In July, President Joe Biden’s administration announced that it would soon begin sending cluster munitions to Ukraine to support the country’s fight against Russia’s invasion. The weapons, which have been used extensively by Russia and to a lesser degree by Ukraine since the war began in February 2022, contain small submunitions that spread far and wide and don’t always explode on impact. These undetonated bomblets can then riddle the landscape for years or even decades after an attack, which is why they pose grave threats to civilians both during and after a conflict, says Bonnie Docherty ’01, a lecturer on law at Harvard Law School’s International Human Rights Clinic and director of its Armed Conflict and Civilian Protection Initiative.

Recognizing the danger of cluster munitions, more than 100 countries have signed a treaty to ban their use — a list that does not include U.S., Russia, or Ukraine, adds Docherty, who is also a senior researcher in the Arms Division of Human Rights Watch. Now, following what President Biden called a “difficult decision,” the U.S. has begun supplying the controversial weapon to Ukraine at least temporarily, and has pledged to work with the country to minimize the impact on noncombatants.

But such promises won’t prevent the needless fatalities that will result from the weapons today and long after the war is over, insists Docherty. In an interview with Harvard Law Today, Docherty explains how cluster munitions are being used in the conflict, why they are particularly perilous — and why she believes the U.S. is making a lethal mistake in providing them to Ukraine.

Harvard Law Today: At the beginning of the war in Ukraine, you spoke with Harvard Law Today about Russia’s use of cluster munitions and why they pose threats to civilians. Have your views changed since we last spoke?

Bonnie Docherty: My views about the dangers of cluster munitions have not changed at all. If anything, they have been reinforced by what I’ve seen in Ukraine. These are weapons that cause significant harm in the short term, because of their wide area effect — they cannot distinguish between soldiers and civilians. They also cause significant long-term harm, because many of them don’t explode on impact. They lie around like landmines and can endanger civilians, particularly children, for months and years to come. It’s something I’ve seen on field missions in Afghanistan, Iraq, Lebanon, Georgia, and other places.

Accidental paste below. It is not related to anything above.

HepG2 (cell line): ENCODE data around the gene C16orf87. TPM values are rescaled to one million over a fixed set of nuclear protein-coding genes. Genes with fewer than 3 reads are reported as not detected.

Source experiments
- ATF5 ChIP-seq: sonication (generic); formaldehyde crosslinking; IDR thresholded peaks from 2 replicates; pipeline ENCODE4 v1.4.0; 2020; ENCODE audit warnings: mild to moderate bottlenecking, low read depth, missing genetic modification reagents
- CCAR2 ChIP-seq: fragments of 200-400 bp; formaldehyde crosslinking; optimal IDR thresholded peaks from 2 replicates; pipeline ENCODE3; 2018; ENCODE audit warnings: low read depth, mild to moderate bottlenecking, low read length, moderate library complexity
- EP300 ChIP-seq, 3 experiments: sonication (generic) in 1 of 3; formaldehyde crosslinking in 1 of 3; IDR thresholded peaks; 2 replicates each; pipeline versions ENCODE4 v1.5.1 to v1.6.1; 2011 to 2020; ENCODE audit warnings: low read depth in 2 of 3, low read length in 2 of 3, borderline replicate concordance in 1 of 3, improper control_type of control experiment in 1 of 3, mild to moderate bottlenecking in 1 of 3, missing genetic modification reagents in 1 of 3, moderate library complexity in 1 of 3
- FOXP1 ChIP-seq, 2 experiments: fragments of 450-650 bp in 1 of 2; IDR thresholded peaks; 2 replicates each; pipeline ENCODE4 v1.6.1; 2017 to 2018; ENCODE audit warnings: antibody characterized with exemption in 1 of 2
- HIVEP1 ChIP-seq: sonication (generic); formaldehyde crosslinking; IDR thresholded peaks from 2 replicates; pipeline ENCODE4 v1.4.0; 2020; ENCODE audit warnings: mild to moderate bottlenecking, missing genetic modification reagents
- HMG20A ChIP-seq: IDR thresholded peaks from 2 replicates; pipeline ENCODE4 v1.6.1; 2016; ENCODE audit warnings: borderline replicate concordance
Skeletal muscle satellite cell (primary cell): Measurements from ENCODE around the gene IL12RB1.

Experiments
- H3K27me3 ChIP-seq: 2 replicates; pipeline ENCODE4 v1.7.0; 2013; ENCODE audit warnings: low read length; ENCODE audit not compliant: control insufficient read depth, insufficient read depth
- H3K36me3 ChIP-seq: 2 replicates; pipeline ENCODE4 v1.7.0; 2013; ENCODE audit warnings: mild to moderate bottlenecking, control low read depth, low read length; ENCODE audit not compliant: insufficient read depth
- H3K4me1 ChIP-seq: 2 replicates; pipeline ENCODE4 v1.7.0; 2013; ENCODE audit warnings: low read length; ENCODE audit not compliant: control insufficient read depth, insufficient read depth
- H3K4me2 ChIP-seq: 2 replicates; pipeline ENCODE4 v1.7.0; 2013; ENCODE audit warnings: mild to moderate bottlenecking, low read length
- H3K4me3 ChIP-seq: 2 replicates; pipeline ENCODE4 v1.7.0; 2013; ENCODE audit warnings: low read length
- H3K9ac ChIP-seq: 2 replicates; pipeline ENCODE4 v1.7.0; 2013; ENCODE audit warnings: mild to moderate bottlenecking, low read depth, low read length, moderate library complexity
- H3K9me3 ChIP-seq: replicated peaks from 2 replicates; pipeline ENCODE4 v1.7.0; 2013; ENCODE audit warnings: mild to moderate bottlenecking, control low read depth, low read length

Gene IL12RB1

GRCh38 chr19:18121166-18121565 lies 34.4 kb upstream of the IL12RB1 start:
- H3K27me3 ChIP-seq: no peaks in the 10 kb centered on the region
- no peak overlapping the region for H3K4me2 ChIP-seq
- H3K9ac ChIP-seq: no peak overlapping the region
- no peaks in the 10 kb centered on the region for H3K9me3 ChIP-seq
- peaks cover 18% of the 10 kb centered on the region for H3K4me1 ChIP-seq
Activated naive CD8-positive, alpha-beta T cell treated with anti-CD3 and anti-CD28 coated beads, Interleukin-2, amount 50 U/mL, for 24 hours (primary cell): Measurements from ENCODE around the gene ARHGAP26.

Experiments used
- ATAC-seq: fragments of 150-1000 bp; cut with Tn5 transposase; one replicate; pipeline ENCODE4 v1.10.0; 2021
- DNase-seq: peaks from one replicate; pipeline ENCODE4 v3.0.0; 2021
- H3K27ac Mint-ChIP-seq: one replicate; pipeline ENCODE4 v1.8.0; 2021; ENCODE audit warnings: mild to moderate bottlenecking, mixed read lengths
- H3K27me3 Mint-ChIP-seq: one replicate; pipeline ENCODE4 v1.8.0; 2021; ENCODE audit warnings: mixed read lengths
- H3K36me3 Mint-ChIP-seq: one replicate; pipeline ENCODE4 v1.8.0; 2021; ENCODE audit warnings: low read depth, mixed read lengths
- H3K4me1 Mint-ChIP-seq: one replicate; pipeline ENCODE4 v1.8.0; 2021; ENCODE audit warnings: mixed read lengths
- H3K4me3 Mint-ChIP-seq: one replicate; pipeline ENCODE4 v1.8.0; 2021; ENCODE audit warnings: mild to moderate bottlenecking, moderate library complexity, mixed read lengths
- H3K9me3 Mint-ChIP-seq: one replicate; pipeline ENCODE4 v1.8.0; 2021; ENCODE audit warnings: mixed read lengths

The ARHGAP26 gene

HLT: How have cluster munitions have been used in the war in Ukraine so far?

Docherty: Russia has used them widely — beginning on the first day of its invasion. This has already led to hundreds of civilian casualties. For example, Human Rights Watch documented a major attack on a train station in Kramatorsk that killed more than 50 civilians and injured more than 100. Human Rights Watch and the United Nations have also documented the use of cluster munitions by Ukraine — even before the U.S. transfer of cluster munitions — on a smaller scale. And now, of course, in just the last week or so, Ukraine has started to use the new U.S.-provided cluster munitions.

HLT: How has the U.S. itself used cluster munitions in conflicts?

Docherty: The U.S. has used them since the Vietnam conflict. In fact, there are still millions of submunitions left in Laos and other Southeast Asian nations that continue to endanger civilians. More recently, the U.S. Air Force used them widely in Afghanistan, and the U.S. ground forces blanketed many Iraqi cities with cluster munitions in 2003, which I documented when I was with Human Rights Watch full time. Some of the same types of cluster munitions that have been sent to Ukraine were used in Iraq, where they killed and injured civilians at the time of attack and afterward.

HLT: What was your reaction when the Biden administration announced that it was going to send some of the U.S.’s stockpile of cluster munitions to Ukraine last month?

Docherty: We’re very concerned on numerous fronts. First of all, it’s a serious humanitarian concern. It will threaten the civilians of Ukraine now and will pose long-term threats to them as well. It will also cause some rebuilding problems, because many submunitions will remain for years to come. That will not only endanger civilians in the area, but also returning refugees. As you know, there’s a huge displacement problem in Ukraine, and people returning to their homes, or farmers wanting to return to their land, will face difficulties.